Reserve Bank Deputy Governor S S Mundra on Tuesday batted for introduction of bank account number portability saying that it “has come within the realms of possibility” with the technological advancements in the payment system. Mundra, who first advocated account portability a couple of years ago, said, “back then the concept might have appeared somewhat abstract but with technological advancements in the field of payment system such as UPI etc, coupled with massive enrolments under Aadhaar and their linkage to individual bank accounts, it has come within the realms of possibility.”
“As such, the prospect of an aggrieved customer silently moving her account to another bank in the near future has become very real,” he said. As in the telecom sector, portability will allow a customer to transfer his account to another bank. Mundra also warned banks against using charges on maintaining minimum average balance in accounts and offering other facilities as an excuse to deny or deter a few customers from availing some services. “While banks have been granted autonomy in fixing minimum average balance or charging for premier services, it should not be used as an excuse to deny or drive away services to the common man,” he said.
“If a bank is offering premier services, I don’t see anything wrong for them to charge for that but it should be reasonable and not usurious, and it should not be designed to keep some customers away,” Mundra said. The RBI’s concern is limited to ensuring availability of banking services to all customers and it is not looking into amount banks are levying on customers to offer these facilities, he said.
“Despite outlining of minimum standards for customer service through codification of banks’ commitments to customers, we observe that the number of complaints received by the offices of Banking Ombudsmen continues to rise,” he said. For the first time since its inception in 1995, the number of complaints to BOs exceeded one lakh last year. The one lakh mark has already been crossed in the current year.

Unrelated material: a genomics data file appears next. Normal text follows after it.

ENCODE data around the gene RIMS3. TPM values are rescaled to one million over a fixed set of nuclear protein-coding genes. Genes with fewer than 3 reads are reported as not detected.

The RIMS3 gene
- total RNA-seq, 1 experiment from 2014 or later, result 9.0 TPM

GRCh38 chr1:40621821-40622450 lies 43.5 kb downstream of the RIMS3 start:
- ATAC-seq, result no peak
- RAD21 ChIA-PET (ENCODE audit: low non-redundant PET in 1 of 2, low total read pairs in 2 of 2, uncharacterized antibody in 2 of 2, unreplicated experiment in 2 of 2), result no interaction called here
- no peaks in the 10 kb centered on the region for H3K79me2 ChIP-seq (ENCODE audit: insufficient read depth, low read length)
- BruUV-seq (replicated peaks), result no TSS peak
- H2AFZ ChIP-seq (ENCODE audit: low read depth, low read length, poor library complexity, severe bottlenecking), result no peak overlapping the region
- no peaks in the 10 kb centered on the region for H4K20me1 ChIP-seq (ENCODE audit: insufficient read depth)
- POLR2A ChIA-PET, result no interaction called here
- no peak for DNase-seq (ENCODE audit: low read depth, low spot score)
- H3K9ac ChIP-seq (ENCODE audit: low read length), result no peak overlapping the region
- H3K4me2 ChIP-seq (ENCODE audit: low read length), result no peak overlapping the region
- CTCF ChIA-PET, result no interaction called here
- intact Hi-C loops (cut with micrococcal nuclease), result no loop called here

“Our analysis has shown that percentage of complaints on non-Adherence of BCSBI Code — Clause 8(1)(s) and 8(2)(d) of BOS — over a six year period from 2010-11 to 2015-16 has increased from 24 per cent to 34 per cent,” Mundra said. A survey conducted by Banking Codes and Standards Board of India suggests that the increase could be on account of disconnect in application and understanding of Codes among frontline staff of the member banks.
According to Mundra, the narration in the passbooks/ bank statements at present is quite cryptic and generally inscrutable. This is despite extant RBI guidelines that mandate recoding of intelligible particulars in the statements. “Of late, we have received numerous complaints not only from customers but also from the investigative agencies who find it extremely difficult to understand the transactions during the course of their investigations. The RBI is in the process of reiterating its guidelines to banks to provide essential minimum relevant details in respect of various transactions in the passbook/statement,” he said.
The safety of cheques put in the cheque drop boxes as also the quality of cheque leaves enabling printing of fake cheque leaves is a matter of concern, he said. “Customer service to senior citizens is a major concern. Difficulties faced by pensioners in receiving updated pension, issuance of life certificates, need for periodic KYC etc. Several grievances have also been received from nominees of deceased customers …,” he said.
According to Mundra, documents to serve as an address proof for KYC compliance continues to remain a major irritant even while the customers are permitted to submit a simple declaration about the current address which may be different from the address proof which was originally submitted. “The customers are also allowed to open a small account even without proof of identity and address by submitting a recent photograph and signature,” he said.
“The RBI would be extensively focused on mis-selling of third party products, violation of KYC guidelines, imposition of usurious service charges during the current year’s supervisory cycle. Further as you are aware, RBI has specifically established a department for examining the instances of regulatory violations with a view to taking enforcement actions on the errant banks,” he said.